i am n.

My husband is a pastor.

I have never been afraid to say it, write it, or post about it. I have never felt fear for my life because of what I believe or the faith I claim. I do not hesitate to attend my church or talk about God. In fact, I’m getting ready to publish a book that shamelessly promotes my beliefs without fear of imprisonment or persecution.

I do not worry about my husband when he goes to work each day at the church. I expect him home each evening. There are no second thoughts about his physical safety when he preaches from a pulpit or counsels couples in need or teaches about the bible.

I live in freedom and security while others – countless others – do not.

This Sunday left me weeping as I heard countless stories of men and women around the world who have suffered for their faith. I hugged the neck of a man who was kidnapped, tortured, and left naked on the street just because he is a pastor and claims to serve God. That same man went back to his church even AFTER his kidnapping and continues to minister to this day. I cannot say his name or post his picture or mention his country because it would put him in danger.

He believes so strongly that he has LITERALLY placed his life on the line for his faith.

According to The Voice of the Martyrs, a nonprofit organization that helps persecuted Christians around the world, there are 68 countries that my husband’s job, our faith, would cause us to fear for our safety and even our lives. Because I live in the United States, I believe freely without fear of persecution.

“Imagine waking up one morning to find a red spray-painted symbol on the front of your house identifying you as a Christian. The Arabic letter “n,” for nasara (Nazarene, to indicate Christians), was painted on the homes of Christians in Mosul, Iraq, by ISIS fighters. Under Islamic law, the marked homes became the property of the Islamists. ISIS gave the Christians an ultimatum: convert to Islam, pay a tax, leave or die” (Voice of the Martyrs).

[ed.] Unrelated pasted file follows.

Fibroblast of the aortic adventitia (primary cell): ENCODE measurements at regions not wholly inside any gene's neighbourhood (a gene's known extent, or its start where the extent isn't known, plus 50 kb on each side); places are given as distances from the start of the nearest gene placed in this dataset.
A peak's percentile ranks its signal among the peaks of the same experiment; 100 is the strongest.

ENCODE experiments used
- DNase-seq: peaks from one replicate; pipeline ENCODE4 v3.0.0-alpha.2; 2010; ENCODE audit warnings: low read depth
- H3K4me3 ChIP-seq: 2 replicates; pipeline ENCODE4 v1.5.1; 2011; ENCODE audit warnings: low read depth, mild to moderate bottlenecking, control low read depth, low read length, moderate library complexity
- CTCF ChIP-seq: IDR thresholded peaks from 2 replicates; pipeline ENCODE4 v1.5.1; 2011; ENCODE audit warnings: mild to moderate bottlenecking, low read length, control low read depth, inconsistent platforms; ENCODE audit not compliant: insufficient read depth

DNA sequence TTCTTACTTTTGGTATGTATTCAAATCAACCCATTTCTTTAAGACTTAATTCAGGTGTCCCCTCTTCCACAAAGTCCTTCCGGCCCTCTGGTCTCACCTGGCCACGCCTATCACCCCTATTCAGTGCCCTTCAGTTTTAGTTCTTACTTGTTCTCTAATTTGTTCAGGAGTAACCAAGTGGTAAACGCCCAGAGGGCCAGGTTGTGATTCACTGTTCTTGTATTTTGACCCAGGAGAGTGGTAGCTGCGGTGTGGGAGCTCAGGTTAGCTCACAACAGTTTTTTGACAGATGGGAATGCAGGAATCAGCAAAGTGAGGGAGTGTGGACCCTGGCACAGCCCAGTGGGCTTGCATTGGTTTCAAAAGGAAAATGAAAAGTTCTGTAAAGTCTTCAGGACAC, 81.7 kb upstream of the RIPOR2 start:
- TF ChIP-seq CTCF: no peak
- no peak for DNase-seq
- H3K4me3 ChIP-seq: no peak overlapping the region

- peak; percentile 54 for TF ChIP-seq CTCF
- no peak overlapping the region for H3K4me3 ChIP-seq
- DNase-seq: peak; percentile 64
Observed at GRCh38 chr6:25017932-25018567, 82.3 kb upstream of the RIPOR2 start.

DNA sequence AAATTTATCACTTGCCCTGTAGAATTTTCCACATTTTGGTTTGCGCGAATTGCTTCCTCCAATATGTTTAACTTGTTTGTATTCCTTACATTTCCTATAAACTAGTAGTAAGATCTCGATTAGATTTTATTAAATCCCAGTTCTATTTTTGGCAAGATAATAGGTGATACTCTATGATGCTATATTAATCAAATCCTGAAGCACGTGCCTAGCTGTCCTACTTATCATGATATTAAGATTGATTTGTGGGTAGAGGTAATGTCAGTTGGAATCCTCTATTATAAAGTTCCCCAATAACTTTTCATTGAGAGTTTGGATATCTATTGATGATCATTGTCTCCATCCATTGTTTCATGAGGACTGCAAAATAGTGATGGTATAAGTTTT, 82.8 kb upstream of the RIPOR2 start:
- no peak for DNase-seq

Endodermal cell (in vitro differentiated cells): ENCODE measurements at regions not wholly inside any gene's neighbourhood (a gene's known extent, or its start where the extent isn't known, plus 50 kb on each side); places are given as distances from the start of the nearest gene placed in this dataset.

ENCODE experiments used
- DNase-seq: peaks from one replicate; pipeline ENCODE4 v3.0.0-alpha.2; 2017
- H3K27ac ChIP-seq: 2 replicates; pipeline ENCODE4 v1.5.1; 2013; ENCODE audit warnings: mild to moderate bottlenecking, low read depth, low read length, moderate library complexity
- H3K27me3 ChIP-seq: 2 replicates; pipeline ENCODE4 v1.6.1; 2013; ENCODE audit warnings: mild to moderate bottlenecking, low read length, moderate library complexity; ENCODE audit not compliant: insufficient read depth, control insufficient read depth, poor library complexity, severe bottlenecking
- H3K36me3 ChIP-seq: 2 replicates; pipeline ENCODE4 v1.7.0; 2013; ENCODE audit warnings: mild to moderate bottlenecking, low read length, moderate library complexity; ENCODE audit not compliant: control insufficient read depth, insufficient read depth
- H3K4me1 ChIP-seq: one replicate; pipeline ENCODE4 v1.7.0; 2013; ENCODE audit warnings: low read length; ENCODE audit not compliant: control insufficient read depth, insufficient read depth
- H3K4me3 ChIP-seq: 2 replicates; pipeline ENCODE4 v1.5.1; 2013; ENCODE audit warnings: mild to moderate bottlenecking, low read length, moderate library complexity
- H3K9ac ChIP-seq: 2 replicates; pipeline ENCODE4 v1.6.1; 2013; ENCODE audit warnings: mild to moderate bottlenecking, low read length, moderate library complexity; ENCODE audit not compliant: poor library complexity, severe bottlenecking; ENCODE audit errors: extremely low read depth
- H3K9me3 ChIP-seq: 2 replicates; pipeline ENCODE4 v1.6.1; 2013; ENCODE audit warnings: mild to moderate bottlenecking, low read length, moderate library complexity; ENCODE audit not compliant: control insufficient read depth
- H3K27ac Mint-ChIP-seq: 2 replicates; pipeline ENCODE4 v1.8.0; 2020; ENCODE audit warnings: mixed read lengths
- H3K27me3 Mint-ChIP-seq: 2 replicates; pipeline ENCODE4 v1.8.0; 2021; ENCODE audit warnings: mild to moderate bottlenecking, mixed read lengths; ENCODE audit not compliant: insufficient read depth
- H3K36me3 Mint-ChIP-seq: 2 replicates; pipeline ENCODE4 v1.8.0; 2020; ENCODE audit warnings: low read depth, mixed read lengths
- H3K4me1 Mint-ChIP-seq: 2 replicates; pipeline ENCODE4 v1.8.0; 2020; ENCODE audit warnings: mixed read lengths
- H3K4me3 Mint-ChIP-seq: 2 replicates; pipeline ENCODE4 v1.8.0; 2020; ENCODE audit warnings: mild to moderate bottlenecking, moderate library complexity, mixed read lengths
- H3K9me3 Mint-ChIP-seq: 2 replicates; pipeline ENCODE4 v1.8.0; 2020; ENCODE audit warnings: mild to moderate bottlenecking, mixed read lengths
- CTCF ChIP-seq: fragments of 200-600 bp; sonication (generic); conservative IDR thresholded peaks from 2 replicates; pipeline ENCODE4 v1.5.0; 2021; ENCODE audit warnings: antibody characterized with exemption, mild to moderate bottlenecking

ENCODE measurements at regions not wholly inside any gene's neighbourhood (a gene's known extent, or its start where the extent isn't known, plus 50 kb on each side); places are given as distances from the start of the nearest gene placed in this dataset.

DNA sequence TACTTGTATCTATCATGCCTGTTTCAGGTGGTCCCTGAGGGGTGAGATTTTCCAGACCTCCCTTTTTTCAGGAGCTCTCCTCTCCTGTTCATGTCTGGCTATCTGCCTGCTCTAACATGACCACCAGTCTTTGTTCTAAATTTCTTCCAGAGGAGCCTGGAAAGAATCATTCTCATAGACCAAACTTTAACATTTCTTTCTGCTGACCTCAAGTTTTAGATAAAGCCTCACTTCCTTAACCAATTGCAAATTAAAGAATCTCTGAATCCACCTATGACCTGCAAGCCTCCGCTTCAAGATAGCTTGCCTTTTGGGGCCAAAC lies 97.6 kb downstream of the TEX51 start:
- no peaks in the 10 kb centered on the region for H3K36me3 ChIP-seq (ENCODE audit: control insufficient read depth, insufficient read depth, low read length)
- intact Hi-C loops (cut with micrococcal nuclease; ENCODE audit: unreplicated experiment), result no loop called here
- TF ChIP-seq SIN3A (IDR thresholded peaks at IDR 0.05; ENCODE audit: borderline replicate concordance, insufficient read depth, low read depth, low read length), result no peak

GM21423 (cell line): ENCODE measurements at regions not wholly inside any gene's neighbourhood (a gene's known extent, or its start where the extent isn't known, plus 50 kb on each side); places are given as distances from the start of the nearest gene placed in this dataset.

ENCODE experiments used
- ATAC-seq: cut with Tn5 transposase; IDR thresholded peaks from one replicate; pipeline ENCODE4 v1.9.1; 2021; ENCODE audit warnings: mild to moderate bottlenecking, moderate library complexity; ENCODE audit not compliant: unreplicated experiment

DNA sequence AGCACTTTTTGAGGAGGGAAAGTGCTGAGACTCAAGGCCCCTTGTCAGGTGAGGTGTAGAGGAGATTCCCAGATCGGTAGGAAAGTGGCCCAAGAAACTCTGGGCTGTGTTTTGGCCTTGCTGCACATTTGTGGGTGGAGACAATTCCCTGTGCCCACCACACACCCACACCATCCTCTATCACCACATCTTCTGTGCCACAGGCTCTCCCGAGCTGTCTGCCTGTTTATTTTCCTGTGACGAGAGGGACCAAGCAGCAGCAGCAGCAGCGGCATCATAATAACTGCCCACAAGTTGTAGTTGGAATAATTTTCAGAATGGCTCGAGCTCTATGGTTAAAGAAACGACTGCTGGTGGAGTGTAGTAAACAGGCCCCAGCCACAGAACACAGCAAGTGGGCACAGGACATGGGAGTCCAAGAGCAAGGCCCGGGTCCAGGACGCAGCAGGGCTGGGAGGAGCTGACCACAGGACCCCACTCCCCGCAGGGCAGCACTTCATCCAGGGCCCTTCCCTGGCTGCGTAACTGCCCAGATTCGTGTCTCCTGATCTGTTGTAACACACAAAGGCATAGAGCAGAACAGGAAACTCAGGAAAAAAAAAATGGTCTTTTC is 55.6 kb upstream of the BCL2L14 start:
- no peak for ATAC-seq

I have a mantra: “Today is the best day ever, because if today were my last day I would want it to be my best day. Therefore, today is the best day ever.” Sometimes when I spout out the memorized phrase, I stop and think about the seriousness of “my last day”. Although I don’t know when my last day will be, I don’t live with the fear that my faith – my outward expression of it – could very well be the reason “my last day” is a daily reality.

To believe something so deeply, so fervently that I would die for it, that is how I want to pursue my own faith. I want to love Jesus enough that torture, kidnapping, and even death would not deter me from it. I want to live this life so BRAVELY that I won’t be afraid to say WHO I follow and WHY.  If my brothers and sisters across the world live this way, why shouldn’t I?

I am n.